In New Jersey, however, guardianship cases are shrouded in secrecy.
The state's laws shield guardianship financial documents from public scrutiny. The identities of incapacitated individuals and their guardians are kept confidential, even from family members in some cases.
Minnesota has taken a different approach.
The state makes all guardianship documents public. In recent years, it also has created a statewide database to keep tabs on guardians, and in a further bid for transparency, it has given anyone the right to call for an accounting of someone holding a power of attorney.
Yet A. Kimberley Dayton, a Minnesota law professor, says guardianship abuses are still rampant in the state.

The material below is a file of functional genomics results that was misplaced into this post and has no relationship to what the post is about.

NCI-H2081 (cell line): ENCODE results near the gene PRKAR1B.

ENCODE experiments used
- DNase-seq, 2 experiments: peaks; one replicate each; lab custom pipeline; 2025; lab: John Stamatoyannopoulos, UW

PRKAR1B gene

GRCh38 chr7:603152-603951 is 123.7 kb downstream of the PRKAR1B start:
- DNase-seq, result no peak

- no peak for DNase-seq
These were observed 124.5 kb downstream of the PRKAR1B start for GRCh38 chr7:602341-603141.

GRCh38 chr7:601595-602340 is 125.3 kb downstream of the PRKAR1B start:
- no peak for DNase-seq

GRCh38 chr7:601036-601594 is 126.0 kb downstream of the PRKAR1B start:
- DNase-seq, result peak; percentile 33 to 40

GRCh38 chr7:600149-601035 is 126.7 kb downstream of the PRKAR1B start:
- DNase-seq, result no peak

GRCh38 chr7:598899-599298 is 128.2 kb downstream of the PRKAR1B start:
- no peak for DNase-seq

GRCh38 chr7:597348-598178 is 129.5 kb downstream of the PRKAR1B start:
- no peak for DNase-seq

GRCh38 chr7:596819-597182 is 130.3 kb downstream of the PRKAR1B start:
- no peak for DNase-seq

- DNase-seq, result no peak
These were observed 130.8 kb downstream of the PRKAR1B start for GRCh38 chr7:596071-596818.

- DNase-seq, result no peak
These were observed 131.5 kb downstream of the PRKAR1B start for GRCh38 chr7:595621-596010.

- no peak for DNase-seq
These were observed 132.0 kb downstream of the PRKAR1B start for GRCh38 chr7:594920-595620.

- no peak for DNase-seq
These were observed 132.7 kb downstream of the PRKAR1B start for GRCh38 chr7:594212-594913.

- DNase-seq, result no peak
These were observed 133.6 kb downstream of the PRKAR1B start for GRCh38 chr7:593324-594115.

The reason? The laws simply aren't being enforced, she says.
One of the perpetrators was an appellate court judge who admitted to stealing approximately $300,000 from a trust fund he oversaw for a friend's incapacitated adult daughter.
Read the full sentencing report.
"They keep holding up Minnesota as a model of post-guardianship monitoring. And I know what's going on," says Dayton, one of the country's leading experts on guardianship abuse and crimes against the elderly.
"I just don't think any state is doing a good job," she says.
(Continue to Section 3)
Full Article & Source:
Betrayal of trust: Part Three